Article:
Chocolate Chip Scones
These quick and easy chocolate chip scones are perfect for breakfast!
Servings: 8 scones
For The Dough
- 2 cups (240 g) all purpose flour
- 3 tablespoons granulated white sugar
- 1 tablespoon baking powder
- ½ teaspoon table salt
- 5 tablespoons unsalted butter cold
- 1/2 cup chocolate chips
- 1 cup (240 mL) heavy cream
- 1 teaspoon vanilla extract
For The Glaze
- 1 1/2 cups confectioners sugar
- 3 tablespoons milk or heavy cream
- 1/2 teaspoon vanilla extract
Preheat and prepare pan. Preheat your oven to 400oF. Line a cookie sheet with parchment paper or silicone baking mat.
Combine dry ingredients. In a mixing bowl, whisk together all purpose flour, sugar, baking powder, and salt.
Cut in butter. Using your fingertips, two knives, or a pastry blender, cut the butter into the dry ingredients until the butter are pea-sized. If adding mix-ins, stir them in now.
Add wet ingredients. Make a well in the center of the dry ingredients and add the heavy cream and vanilla extract. Stir to combine.
Shape and cut the scones. Empty the bowl onto a lightly floured surface. Knead the dough lightly to bring the mixture together. Pat the dough into a 8-inch circle. Using a sharp knife cut the circle into 8 triangle wedges. Place scones onto prepared cookie sheet, about 2 inches apart.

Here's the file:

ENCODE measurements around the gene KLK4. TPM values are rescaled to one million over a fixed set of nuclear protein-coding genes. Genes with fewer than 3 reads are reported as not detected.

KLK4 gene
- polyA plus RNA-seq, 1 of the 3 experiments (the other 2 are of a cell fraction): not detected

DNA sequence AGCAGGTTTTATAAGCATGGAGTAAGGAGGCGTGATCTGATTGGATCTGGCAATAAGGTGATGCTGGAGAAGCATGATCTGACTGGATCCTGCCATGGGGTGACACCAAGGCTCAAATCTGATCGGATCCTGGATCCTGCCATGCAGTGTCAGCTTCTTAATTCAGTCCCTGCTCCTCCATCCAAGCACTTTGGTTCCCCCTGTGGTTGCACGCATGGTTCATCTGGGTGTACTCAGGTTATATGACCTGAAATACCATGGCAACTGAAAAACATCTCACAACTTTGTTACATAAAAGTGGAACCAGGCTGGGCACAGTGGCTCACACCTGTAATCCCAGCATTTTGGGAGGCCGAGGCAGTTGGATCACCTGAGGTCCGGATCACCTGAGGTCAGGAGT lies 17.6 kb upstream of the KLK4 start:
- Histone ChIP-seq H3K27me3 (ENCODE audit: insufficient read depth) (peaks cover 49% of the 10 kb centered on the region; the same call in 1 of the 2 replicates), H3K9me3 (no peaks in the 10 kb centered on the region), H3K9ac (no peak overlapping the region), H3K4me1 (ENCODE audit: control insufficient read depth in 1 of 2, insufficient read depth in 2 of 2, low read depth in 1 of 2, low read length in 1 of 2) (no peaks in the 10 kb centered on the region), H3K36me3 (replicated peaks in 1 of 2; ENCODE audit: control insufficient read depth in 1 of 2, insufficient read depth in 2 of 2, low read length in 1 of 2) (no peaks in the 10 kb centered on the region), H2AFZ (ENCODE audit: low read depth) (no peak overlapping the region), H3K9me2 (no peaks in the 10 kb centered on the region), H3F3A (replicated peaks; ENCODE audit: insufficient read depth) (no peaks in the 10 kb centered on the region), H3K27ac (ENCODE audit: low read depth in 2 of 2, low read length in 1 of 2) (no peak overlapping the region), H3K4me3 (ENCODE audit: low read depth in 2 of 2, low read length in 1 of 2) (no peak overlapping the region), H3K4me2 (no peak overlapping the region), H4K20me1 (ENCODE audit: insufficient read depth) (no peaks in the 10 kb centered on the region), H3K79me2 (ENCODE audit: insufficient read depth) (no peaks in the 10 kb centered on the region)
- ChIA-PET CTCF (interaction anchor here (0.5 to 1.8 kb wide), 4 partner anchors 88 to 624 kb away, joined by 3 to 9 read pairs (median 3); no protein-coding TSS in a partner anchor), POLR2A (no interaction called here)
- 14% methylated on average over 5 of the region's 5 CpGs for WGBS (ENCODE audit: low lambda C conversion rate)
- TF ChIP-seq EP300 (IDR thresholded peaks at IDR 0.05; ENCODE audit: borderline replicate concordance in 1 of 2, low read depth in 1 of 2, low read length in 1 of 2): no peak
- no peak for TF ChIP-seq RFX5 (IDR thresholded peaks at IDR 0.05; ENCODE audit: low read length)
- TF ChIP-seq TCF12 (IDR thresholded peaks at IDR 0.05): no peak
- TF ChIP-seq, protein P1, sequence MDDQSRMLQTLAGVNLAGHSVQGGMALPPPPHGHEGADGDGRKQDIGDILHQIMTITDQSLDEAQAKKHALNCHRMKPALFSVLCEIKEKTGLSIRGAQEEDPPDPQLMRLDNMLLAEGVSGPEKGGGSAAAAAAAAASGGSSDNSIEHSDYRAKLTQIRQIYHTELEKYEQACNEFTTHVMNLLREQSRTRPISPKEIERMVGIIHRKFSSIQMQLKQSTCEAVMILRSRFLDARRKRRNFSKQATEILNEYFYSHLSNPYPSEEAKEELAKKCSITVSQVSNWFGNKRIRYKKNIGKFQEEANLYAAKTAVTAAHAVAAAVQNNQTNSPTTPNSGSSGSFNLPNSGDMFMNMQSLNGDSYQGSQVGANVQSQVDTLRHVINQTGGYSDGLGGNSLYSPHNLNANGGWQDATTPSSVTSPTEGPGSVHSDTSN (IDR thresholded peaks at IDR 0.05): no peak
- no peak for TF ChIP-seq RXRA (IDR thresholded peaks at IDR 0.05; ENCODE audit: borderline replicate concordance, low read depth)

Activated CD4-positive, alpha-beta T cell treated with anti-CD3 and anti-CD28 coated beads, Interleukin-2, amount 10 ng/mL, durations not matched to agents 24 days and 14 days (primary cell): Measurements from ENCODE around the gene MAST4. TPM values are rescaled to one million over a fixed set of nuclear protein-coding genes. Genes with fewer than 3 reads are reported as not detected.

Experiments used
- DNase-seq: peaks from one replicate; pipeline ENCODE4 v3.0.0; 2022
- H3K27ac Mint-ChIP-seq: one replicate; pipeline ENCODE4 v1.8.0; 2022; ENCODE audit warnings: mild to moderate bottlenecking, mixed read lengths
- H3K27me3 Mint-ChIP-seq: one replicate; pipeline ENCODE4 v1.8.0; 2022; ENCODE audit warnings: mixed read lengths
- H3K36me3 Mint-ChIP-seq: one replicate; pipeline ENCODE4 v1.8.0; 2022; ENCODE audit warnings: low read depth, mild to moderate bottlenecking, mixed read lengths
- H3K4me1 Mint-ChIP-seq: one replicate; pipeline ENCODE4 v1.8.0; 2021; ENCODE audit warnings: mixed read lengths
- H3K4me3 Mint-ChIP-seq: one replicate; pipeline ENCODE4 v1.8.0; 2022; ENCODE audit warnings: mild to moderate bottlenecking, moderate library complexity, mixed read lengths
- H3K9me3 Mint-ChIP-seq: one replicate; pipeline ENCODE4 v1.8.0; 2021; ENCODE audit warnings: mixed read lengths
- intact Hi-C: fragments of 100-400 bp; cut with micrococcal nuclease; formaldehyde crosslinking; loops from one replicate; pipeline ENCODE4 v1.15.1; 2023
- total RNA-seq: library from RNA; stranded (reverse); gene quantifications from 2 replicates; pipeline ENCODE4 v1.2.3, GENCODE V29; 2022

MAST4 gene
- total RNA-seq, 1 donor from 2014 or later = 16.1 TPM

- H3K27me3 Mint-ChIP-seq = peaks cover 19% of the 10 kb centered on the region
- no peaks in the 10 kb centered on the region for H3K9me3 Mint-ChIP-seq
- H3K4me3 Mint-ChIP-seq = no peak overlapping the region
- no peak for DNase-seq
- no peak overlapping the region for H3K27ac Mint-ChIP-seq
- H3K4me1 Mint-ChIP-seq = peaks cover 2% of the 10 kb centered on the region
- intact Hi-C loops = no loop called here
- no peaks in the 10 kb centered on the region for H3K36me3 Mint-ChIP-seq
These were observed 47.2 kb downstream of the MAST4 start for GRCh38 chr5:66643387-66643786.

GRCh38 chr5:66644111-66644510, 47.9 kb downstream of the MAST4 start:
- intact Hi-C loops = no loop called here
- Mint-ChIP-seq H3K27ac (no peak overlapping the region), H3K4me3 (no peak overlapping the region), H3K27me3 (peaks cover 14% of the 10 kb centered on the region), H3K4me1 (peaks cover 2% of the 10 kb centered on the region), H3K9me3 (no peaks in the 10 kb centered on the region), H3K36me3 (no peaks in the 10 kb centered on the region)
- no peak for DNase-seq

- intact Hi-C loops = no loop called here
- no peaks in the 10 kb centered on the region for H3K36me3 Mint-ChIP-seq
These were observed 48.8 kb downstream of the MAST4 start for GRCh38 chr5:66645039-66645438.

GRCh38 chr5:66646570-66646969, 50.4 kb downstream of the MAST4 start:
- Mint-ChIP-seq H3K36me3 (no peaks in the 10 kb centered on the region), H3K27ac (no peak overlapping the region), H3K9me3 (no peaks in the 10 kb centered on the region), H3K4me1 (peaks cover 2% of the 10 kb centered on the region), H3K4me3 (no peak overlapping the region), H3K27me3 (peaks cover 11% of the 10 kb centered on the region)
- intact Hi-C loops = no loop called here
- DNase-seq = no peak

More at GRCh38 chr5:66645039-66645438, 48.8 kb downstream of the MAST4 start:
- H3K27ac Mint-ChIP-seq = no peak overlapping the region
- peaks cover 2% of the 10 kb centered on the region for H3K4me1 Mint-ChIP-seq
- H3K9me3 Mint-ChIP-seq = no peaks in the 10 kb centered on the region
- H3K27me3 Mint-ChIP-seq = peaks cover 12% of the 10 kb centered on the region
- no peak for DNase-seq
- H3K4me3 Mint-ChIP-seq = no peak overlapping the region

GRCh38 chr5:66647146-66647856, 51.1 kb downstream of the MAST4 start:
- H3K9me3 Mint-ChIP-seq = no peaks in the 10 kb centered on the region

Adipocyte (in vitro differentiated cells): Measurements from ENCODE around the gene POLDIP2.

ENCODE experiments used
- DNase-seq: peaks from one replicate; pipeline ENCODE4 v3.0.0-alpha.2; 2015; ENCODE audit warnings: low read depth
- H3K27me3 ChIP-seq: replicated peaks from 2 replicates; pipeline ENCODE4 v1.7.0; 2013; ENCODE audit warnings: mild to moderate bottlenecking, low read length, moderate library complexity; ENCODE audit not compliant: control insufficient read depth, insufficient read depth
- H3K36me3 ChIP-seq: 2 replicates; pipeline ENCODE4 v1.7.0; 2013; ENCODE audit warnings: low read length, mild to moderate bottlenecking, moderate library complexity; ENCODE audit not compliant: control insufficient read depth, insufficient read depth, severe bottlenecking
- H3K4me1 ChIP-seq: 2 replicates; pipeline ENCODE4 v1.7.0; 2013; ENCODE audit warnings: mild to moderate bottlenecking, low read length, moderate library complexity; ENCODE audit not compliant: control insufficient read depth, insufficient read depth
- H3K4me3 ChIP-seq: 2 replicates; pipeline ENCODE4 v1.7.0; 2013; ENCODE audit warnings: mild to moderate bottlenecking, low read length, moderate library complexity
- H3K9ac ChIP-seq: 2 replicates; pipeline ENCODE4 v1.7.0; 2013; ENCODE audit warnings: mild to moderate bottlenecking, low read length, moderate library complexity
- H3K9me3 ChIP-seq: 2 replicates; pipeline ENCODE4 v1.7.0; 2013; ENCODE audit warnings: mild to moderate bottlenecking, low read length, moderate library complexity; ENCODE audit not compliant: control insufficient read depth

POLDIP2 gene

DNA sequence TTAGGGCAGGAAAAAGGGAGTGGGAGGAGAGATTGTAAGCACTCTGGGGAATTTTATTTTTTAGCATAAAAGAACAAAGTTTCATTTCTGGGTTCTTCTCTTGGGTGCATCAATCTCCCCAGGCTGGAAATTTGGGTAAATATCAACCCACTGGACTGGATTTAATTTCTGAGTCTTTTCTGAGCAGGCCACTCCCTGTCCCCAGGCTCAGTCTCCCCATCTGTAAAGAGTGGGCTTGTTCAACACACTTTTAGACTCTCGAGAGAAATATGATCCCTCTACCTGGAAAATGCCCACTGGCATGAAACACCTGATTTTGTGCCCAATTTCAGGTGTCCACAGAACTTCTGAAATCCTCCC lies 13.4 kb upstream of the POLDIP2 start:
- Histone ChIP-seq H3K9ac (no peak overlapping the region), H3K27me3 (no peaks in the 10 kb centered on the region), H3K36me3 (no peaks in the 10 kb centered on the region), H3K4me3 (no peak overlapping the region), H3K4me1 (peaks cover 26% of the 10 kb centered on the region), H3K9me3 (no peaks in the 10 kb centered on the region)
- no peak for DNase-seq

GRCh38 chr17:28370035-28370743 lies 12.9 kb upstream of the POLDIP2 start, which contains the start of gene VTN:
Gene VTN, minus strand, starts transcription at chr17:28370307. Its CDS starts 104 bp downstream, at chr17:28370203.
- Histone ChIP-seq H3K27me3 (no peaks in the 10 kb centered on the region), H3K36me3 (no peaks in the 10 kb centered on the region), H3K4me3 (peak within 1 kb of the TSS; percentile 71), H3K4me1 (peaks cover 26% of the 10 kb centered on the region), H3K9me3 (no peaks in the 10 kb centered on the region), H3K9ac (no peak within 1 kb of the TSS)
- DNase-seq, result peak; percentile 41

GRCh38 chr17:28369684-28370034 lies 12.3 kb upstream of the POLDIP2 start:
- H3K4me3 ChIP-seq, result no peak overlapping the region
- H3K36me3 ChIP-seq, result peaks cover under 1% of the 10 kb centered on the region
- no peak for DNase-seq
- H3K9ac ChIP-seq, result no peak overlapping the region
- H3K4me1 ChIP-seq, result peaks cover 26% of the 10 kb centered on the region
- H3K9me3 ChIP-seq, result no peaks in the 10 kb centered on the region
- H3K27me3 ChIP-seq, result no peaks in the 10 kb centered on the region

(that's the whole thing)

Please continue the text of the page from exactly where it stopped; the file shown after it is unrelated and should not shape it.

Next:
Bake The Scones. Bake for 20-22 minutes. Remove from the oven and cool on a cooling rack.
Make Icing. In a small bowl, whisk together the icing ingredients. Drizzle over cooled scones before serving.
- Measure flour correctly. Be sure to measure your flour correctly by scooping into your dry measuring cup and levelling off with a flat edge. For best accuracy use a kitchen scale. For a complete tutorial on how to measure your flour accurately, read this post.
- Use Cold Butter. Make sure to use cold butter. The cold butter will coat the flour which will shorten the gluten strands making for a tender scone. And because the butter is cold, it will not be absorbed by the flour, so when those pieces of butter are in the oven the water in the butter will turn to steam creating flaky layers and helping the scones to rise.
- Knead lightly. You don’t want to overwork the dough. Just knead enough for the dough to come together. Overworking the dough will develop the gluten causing the scones to be tough. It could also cause the butter to warm up and melt resulting in it getting absorbed into the dough.